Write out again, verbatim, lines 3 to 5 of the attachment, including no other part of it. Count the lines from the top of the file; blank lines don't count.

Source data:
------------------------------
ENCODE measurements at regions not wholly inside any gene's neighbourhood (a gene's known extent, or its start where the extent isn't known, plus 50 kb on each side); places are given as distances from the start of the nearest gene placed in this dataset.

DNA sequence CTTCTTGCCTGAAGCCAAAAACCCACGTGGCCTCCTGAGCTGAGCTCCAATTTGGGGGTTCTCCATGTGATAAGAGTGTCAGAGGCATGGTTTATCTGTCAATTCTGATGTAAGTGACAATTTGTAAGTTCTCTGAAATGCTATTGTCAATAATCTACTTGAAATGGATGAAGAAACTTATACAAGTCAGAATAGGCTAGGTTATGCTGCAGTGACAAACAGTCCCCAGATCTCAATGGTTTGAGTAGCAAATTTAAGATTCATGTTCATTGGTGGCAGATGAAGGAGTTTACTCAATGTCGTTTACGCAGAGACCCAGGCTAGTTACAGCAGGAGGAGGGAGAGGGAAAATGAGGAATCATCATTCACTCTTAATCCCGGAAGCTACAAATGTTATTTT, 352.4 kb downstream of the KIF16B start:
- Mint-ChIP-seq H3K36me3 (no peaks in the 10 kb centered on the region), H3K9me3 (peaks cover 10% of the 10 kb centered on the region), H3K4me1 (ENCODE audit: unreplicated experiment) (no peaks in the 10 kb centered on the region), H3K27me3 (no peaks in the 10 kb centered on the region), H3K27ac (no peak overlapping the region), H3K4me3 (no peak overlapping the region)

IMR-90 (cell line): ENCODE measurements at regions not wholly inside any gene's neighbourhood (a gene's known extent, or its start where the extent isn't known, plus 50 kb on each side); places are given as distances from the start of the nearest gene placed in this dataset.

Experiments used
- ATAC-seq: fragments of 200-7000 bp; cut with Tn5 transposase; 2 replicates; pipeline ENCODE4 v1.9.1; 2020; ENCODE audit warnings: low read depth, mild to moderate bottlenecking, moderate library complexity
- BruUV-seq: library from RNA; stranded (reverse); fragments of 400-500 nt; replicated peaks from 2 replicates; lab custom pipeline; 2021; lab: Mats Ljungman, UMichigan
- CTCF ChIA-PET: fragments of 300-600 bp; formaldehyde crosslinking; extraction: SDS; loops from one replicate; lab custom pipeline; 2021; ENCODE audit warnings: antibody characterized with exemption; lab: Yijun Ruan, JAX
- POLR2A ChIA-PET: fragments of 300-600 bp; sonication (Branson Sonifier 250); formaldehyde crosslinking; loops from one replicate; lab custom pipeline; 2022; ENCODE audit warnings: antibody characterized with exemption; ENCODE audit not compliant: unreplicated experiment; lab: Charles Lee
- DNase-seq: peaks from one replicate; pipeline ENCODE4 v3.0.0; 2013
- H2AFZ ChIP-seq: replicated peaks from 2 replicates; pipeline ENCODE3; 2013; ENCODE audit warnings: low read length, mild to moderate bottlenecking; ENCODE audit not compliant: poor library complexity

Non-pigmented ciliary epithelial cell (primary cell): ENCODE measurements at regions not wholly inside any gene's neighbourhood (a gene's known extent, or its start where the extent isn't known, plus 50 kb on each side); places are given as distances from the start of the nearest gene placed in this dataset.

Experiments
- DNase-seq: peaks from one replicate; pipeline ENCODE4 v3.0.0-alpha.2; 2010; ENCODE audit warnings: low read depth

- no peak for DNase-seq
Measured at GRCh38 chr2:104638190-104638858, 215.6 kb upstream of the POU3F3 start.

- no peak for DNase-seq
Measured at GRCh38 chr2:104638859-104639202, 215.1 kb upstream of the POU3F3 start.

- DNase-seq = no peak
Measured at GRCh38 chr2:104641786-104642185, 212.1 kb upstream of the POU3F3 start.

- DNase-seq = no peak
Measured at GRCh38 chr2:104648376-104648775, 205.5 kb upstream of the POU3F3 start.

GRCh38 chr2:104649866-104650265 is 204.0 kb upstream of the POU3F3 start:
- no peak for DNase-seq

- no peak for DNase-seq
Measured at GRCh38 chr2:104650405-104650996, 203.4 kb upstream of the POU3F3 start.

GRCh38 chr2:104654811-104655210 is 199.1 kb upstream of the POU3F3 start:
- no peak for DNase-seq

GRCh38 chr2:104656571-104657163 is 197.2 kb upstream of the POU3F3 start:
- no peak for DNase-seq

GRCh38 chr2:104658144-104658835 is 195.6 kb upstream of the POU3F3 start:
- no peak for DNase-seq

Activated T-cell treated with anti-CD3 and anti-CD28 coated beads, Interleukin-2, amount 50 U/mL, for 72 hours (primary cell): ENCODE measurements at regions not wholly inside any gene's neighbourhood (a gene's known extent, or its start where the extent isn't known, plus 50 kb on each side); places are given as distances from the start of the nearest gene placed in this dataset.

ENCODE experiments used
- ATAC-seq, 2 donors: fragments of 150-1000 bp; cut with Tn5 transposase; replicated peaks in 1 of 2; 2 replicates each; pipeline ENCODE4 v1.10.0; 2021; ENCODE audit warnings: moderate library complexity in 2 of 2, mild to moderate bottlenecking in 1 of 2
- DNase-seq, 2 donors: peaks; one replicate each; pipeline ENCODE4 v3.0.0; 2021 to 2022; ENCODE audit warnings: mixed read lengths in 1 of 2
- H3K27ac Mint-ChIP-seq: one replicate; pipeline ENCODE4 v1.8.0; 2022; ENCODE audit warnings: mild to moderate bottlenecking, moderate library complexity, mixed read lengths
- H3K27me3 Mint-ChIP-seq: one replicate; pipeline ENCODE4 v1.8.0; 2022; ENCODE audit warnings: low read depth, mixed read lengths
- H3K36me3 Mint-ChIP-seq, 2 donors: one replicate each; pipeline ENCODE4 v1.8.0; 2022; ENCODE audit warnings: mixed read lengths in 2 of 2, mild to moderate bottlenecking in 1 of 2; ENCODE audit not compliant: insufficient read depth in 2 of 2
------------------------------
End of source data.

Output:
- Mint-ChIP-seq H3K36me3 (no peaks in the 10 kb centered on the region), H3K9me3 (peaks cover 10% of the 10 kb centered on the region), H3K4me1 (ENCODE audit: unreplicated experiment) (no peaks in the 10 kb centered on the region), H3K27me3 (no peaks in the 10 kb centered on the region), H3K27ac (no peak overlapping the region), H3K4me3 (no peak overlapping the region)

IMR-90 (cell line): ENCODE measurements at regions not wholly inside any gene's neighbourhood (a gene's known extent, or its start where the extent isn't known, plus 50 kb on each side); places are given as distances from the start of the nearest gene placed in this dataset.

Experiments used